Thursday, February 24, 2011

So focused that I might of missed it!


Presenting “Magnolia (Brown Thrasher)” …..

Finished this one up late last week and it will be going to Lovetts Gallery for my Solo exhibit and painting demonstration next week.


One of my favorite birds is the brown thrasher, a bird normally seen on the ground foraging as it sweeps the leaf litter and soil layer for insects, fallen seeds and berries. It’s always a nice surprise to see a brown thrasher perched somewhere other than the ground. I was walking down a main street in Richmond, Virginia, taking photos of the large majestic magnolias when I heard the repetitive call of the brown thrasher. I looked down but then realized the call was coming from overhead. Just then, I turned my attention to a brick pillar ahead of the tree and spotted the bird sitting atop the concrete finial. I was so focused on the magnolia that I nearly missed what was sitting right in front of me.

Wednesday, February 23, 2011

Live from the studio today!

Streaming LIVE from the studio, on my Ustream channel, in preparation for my Solo exhibit & painting Demonstration next week at Lovetts Gallery in Tulsa, Oklahoma. I will be painting in the studio Wednesday to Friday from 1-6pm and on Saturday from 10am-5pm. During the whole time that I am in the gallery I will be streaming the painting demonstration live over the internet and you will be able to ask me questions, through the chat box and I then will answer your questions while painting. You will also be able to hear the questions from the gallery visitors.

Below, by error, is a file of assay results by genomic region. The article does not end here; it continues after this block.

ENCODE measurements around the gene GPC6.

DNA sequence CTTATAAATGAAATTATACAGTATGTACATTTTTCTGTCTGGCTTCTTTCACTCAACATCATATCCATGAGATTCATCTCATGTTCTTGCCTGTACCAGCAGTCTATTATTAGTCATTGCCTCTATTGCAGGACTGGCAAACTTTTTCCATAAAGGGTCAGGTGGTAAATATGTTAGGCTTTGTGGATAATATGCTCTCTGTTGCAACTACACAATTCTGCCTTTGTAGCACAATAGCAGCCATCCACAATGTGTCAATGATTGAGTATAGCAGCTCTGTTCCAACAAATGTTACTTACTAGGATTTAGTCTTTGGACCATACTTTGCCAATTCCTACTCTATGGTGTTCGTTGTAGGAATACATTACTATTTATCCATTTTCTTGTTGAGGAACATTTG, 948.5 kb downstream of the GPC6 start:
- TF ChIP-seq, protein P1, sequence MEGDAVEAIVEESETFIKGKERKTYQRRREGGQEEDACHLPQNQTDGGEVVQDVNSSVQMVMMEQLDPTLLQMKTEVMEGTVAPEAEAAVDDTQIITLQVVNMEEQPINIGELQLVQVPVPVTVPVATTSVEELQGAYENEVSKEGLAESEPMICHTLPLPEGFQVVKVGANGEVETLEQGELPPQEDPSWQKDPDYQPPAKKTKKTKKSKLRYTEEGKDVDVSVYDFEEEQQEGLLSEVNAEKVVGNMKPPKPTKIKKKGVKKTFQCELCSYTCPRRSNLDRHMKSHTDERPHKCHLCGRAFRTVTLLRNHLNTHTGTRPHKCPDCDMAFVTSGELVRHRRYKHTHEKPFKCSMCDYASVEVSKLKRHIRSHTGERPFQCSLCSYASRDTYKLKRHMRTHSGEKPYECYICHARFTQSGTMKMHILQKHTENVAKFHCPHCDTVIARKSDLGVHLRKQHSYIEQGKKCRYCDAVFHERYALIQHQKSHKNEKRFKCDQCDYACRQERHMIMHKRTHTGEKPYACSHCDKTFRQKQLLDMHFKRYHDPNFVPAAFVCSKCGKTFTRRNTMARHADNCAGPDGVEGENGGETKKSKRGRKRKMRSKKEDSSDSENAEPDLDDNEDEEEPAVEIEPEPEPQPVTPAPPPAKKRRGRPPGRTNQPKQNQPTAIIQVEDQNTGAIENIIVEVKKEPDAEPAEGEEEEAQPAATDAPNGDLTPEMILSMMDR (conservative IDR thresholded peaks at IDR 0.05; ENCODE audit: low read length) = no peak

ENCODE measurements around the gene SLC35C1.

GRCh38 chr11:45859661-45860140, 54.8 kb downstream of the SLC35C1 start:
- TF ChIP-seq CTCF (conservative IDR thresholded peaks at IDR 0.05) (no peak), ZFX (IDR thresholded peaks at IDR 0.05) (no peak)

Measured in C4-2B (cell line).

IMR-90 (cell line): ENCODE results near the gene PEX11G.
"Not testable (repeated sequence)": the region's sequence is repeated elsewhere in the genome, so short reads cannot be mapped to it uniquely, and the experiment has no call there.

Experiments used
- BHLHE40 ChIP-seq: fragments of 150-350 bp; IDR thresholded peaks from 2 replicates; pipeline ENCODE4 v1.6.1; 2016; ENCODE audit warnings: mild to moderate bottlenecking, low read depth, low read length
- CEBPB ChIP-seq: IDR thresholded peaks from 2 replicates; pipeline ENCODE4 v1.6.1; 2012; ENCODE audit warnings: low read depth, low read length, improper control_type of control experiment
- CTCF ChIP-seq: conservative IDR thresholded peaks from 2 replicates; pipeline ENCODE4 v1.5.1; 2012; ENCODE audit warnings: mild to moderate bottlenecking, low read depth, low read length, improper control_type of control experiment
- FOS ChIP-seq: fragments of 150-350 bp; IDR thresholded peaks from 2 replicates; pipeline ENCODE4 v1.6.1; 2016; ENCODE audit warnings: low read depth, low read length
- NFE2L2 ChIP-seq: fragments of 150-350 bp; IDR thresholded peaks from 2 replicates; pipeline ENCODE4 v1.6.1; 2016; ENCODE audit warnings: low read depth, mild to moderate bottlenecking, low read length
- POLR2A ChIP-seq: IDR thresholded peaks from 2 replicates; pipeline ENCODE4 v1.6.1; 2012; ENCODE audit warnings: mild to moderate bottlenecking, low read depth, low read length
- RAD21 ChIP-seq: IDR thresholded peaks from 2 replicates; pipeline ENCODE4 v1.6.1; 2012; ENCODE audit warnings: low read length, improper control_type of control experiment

Tuesday, February 22, 2011

A walk on Richmond’s Canal Walk




One of my favorite places to visit — for fun and inspiration — is Richmond’s historic Canal Walk. Last spring, my family and I spent a Sunday afternoon downtown, meandering along the 1.25-mile historic pathway and found ourselves sitting along the water’s edge at the Turning Basin where the canal cruises begin. As we waited for the next boat, we had the joy of watching several groups of geese with their goslings swim by, mixed with the occasional mallard duck and her ducklings. After about five minutes without seeing any more waterfowl, we started to get up. That’s when I noticed this one solitary little duckling. We watched it swim along the edge of the canal wall, exploring its surroundings and moving along at a leisurely pace as if it didn’t have a care in the world. As it disappeared around the bend, I thought to myself, “That little guy isn’t going to make it.” Then, all of a sudden, a mother mallard with a trail of older ducklings swam around the corner at full speed, quacking up a storm as she searched for her missing duckling that had obviously broken away from the flock.

Monday, February 14, 2011

A simple moment with a friend


Presenting “Charleston Roadside (Grackle)”


“Charleston Roadside (Grackle)”
Oil on maple panel, 5 x 8